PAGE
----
The main components of the Netafim solution for cotton growers.

9:45 – 10:45

Questions & Answers

10:45 – 11:00

 

Break

Break. Light snacks will be served

11:00 – 11:15

 

Lectures

Cotton success story brought to you by a local grower or regional dealer

11:15 – 11:45

What’s in it for me? Economical decision-making when considering drip irrigation

11:45 – 12:15

 

Workshop

Presentation of a drip system by familiarizing with few of its components in order to comply with the following saying: "Tell me and I forget, show me and I remember, involve me and I understand.”
Confucius, Chinese philosopher and teacher (551-479 BC)

12:15 – 13:00

 

Closing

Seminar conclusion, practical advice and tips for the road.
Feedback forms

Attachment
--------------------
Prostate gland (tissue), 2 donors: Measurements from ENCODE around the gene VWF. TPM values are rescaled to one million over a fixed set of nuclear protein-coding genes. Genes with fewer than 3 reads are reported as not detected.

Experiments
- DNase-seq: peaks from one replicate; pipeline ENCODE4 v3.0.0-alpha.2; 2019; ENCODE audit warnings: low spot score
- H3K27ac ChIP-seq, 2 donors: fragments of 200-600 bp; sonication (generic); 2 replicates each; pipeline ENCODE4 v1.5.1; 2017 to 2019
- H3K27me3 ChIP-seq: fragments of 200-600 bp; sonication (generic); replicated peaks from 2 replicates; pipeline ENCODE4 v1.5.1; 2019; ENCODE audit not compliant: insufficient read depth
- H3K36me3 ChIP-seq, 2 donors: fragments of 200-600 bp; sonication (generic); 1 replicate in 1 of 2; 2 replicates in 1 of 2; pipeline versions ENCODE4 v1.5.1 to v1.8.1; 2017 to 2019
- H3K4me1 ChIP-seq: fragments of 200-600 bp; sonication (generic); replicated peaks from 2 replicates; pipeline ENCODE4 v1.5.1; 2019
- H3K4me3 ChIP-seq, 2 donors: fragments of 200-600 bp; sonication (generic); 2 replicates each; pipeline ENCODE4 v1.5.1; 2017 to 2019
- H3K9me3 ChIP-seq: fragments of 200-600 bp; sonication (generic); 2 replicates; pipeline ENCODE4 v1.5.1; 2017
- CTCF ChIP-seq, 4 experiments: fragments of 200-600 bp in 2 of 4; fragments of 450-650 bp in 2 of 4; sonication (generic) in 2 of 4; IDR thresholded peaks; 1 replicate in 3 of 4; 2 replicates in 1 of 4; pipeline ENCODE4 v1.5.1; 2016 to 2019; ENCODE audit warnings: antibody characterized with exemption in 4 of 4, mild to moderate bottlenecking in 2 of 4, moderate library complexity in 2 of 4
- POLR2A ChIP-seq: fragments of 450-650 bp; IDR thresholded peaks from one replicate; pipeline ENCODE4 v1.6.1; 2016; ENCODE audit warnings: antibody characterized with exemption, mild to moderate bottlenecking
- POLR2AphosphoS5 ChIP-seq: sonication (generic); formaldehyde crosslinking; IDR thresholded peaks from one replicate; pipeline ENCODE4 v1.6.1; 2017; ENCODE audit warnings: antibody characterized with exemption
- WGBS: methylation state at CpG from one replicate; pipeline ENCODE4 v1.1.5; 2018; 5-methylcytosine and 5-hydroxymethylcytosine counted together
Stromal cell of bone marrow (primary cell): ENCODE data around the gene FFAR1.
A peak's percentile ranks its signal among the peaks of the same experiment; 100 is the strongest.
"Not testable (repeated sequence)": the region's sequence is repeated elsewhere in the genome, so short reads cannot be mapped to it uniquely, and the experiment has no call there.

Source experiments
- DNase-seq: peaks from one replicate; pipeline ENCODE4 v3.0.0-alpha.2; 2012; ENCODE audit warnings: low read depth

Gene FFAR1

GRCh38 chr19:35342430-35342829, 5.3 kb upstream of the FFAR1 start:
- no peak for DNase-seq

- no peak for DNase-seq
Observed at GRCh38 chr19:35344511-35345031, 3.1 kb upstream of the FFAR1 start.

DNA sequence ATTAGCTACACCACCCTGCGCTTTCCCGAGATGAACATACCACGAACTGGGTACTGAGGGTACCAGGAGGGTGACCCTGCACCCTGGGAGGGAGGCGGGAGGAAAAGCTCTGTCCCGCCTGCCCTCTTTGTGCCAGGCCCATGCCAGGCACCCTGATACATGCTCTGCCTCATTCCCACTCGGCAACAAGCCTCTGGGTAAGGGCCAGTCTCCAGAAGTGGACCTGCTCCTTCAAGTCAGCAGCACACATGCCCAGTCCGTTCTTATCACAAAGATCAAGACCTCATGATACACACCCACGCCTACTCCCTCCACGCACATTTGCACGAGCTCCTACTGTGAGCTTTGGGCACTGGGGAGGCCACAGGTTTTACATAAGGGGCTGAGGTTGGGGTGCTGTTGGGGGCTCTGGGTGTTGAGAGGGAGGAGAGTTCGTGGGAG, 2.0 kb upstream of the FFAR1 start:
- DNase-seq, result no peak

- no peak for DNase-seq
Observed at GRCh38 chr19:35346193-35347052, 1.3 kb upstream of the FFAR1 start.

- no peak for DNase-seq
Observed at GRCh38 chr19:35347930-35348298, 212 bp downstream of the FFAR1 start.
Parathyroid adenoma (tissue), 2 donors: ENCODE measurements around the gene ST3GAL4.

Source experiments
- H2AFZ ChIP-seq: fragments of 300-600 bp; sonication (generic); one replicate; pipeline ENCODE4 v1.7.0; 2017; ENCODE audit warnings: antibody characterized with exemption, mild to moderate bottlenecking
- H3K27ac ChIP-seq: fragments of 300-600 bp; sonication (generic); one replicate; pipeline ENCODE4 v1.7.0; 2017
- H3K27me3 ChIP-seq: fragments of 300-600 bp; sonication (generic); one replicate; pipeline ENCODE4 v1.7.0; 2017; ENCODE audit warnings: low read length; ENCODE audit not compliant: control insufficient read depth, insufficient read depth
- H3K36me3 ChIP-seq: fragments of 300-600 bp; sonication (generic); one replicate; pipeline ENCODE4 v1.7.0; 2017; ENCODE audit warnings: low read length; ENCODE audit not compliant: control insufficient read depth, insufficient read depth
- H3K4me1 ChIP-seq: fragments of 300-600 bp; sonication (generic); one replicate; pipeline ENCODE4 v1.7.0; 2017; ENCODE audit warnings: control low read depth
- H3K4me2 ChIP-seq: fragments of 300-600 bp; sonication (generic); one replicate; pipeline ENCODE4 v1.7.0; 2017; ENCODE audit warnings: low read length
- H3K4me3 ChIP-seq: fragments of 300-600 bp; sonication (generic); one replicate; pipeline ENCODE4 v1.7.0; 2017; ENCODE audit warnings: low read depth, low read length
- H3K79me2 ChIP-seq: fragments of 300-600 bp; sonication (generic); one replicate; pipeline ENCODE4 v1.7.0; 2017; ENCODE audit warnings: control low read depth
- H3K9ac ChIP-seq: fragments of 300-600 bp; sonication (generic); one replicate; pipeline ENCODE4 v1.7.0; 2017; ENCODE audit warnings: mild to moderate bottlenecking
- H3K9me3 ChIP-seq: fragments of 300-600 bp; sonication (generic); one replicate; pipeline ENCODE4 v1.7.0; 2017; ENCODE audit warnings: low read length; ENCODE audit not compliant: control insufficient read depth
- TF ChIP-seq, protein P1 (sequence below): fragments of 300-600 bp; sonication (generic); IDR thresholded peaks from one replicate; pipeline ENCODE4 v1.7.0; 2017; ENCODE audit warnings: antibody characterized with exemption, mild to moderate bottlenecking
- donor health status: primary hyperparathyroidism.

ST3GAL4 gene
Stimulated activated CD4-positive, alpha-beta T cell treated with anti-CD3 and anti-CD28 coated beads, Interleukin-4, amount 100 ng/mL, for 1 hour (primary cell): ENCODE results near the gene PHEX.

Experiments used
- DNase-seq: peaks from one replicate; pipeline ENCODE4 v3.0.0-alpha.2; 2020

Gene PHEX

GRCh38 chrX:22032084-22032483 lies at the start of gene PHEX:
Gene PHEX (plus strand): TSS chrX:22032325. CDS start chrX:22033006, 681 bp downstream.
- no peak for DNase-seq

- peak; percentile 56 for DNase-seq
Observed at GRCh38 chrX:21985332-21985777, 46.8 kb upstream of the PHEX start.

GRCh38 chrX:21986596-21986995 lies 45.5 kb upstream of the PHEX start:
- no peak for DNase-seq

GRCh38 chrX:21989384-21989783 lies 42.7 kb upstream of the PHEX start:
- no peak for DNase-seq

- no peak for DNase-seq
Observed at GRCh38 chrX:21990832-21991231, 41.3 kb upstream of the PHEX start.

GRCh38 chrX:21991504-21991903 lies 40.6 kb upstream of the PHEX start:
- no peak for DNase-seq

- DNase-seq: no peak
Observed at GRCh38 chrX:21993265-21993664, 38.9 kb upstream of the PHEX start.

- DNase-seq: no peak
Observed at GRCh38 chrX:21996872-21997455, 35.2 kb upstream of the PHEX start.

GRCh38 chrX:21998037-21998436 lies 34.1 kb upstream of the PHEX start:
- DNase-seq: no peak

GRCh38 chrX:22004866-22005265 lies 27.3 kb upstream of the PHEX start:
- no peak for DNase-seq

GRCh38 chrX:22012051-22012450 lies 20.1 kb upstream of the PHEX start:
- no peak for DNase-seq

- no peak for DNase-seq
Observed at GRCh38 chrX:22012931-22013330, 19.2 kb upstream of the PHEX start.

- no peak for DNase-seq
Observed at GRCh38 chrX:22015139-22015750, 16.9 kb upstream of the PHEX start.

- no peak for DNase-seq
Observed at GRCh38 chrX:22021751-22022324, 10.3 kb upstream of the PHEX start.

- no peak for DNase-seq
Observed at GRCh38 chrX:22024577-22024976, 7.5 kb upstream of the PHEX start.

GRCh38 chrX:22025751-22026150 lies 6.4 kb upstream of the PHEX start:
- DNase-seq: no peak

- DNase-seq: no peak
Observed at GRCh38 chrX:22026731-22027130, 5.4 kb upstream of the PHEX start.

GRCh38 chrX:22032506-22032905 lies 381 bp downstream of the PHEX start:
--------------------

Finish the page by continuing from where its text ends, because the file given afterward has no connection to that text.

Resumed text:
13:00 – 13:30

 

FAQ'S

How much a drip irrigation system costs per hectare of cotton?
This is very variable and depends on the following factors: Conveyance of water from source to the field: Normally this is the most expensive component of the irrigation system. It depends on the distance and elevation the water has to be conveyed by the pipelines. Peak crop water demand: Amount of water we need to apply to meet the peak crop evapotranspiration requirements during the cotton crop peak demand. This is a function of prevailing climate conditions, crop canopy cover and efficiency of the irrigation system. Other considerations: The land topography (flat or undulated) of the design area; the soil texture which determines the emitter spacing, for example sandy soils require closer emitter spacing and clayey soil require wider emitter spacing that will have a significant impact on the system cost per unit area.
Why choose drip and not sprinkler irrigation method?